print("\nTest score:", score[0])
print('Test accuracy: {:.2f}%'.format(score[1]*100))

assert score[1] > 0.6 , "Accuracy below 60% please change your hyperparameters and retry"


Part 4: Visualization Now that you have trained your model for an accuracy greater than 60%, let us visualize what is happening inside the CNN network. Below we have defined two functions:

  • plot_filter : This funtion allows you to see the kernel learned by each convolutional layer. In our case the first covultional layer has 32 filters for the 3 input channels, making a total of 3*32= 96 filters. Similarly the second convolutional layer will have 32*32= 1024 filters.

  • plot_figure: This function allows you to see the features selected by each of the filters from a given image. That is it is showing you how the image is visible to the model.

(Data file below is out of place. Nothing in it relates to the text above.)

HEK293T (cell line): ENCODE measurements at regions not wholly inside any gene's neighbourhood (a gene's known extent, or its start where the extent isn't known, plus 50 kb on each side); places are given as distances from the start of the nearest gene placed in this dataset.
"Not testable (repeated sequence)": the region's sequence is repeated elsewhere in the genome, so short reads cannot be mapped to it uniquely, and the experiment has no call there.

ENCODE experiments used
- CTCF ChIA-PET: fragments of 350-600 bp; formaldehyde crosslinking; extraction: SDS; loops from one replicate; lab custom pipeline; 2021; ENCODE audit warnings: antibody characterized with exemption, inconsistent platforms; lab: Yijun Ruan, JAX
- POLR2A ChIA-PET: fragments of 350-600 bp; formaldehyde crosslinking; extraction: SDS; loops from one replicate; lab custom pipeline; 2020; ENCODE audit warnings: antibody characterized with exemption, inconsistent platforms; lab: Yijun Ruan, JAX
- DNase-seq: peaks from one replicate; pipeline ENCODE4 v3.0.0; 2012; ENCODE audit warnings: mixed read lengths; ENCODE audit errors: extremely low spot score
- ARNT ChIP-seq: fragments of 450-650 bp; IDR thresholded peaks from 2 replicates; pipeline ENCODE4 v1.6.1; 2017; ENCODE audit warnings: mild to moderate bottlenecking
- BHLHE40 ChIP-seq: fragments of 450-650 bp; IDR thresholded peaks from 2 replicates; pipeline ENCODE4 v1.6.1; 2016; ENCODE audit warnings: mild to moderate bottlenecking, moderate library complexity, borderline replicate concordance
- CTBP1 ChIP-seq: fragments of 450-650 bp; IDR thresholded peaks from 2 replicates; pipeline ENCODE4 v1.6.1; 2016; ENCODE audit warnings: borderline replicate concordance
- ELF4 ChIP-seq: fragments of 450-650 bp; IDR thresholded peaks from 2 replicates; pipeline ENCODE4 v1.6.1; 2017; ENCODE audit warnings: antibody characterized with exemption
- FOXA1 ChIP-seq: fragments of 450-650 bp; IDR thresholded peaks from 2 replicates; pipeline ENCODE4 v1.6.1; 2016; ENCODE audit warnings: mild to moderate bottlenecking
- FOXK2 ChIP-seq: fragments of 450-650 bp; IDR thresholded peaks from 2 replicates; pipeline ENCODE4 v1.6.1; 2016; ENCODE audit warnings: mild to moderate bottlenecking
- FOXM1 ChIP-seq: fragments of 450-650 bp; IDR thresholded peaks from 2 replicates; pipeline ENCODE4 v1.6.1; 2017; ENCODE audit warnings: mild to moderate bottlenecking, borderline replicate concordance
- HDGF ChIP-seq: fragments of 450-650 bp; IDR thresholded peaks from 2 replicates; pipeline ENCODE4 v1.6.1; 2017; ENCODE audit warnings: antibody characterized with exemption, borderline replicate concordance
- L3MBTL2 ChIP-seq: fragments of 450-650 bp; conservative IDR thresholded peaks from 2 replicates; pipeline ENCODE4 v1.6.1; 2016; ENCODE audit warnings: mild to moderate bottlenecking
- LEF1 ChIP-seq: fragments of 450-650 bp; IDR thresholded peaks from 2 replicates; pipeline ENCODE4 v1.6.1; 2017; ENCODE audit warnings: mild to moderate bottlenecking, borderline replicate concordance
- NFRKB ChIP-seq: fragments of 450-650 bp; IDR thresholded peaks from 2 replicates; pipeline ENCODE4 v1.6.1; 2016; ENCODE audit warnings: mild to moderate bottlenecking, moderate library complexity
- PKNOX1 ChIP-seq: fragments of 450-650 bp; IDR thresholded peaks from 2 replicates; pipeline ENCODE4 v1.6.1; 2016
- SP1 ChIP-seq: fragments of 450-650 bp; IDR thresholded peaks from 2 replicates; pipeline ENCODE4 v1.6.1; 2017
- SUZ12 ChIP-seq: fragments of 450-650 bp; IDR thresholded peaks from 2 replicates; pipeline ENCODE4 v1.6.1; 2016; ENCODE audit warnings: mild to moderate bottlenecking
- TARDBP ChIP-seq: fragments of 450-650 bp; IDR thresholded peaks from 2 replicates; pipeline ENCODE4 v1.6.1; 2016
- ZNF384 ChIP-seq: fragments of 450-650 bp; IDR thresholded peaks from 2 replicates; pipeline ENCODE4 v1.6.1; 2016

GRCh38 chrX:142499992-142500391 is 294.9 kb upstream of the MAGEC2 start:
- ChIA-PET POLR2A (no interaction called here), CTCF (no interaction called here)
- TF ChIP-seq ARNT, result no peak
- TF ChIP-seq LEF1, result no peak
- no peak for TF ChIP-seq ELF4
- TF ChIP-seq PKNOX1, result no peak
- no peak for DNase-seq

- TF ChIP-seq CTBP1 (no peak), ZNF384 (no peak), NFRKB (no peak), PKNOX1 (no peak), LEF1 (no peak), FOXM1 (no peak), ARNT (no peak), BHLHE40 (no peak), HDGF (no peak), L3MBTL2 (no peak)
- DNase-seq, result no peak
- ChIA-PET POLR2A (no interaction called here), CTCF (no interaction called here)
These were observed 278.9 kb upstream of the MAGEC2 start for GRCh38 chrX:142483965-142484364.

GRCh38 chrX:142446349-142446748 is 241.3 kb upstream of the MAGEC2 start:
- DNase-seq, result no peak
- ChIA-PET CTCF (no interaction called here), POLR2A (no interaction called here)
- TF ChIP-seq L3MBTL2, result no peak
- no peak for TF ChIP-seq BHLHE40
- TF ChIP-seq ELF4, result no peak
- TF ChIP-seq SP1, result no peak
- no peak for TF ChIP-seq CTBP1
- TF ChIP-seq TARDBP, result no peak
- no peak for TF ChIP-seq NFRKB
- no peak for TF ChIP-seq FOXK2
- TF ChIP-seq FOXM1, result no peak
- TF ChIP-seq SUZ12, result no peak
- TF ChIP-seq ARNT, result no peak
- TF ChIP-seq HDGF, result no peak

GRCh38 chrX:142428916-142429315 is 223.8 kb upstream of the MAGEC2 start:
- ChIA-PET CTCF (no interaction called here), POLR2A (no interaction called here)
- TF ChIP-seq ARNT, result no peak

Exercise 4: There is no coding requirement for this exercise, you just need to run the cells below and comment on the output.


Answer: Write your answer here


# Do not change anything below
def plot_filter(filters, fig_size = (40,40)):
  cols = filters.shape[3]
  rows = filters.shape[2]
  #print(rows,cols)
  fig = plt.figure(figsize=fig_size)
  ix = 1
  for i in range(filters.shape[3]):
    f = filters[:,:,:,i]
    for j in range(filters.shape[2]):
      ax = fig.add_subplot(rows, cols, ix)
      ax.axis('off')
      plt.imshow(f[:,:,j], cmap='gray')
      ix += 1
# Do not change anything below
def plot_image(model,filters, layer_name, img, fig_size=(40,40)):
  img = np.reshape(img, (1, img.shape[0], img.shape[1], img.shape[2]))
  intermediate_layer_model = models.Model(inputs=model.input, outputs=model.get_layer(layer_name).output)
  intermediate_output = intermediate_layer_model.predict(img)
  print(intermediate_output.shape)
  output = np.squeeze(intermediate_output)
  output = np.moveaxis(output, 2, 0)
  print(output.shape)
  fig = plt.figure(figsize=(40, 40))
  no_filters = filters.shape[3]

  cols = filters.shape[3]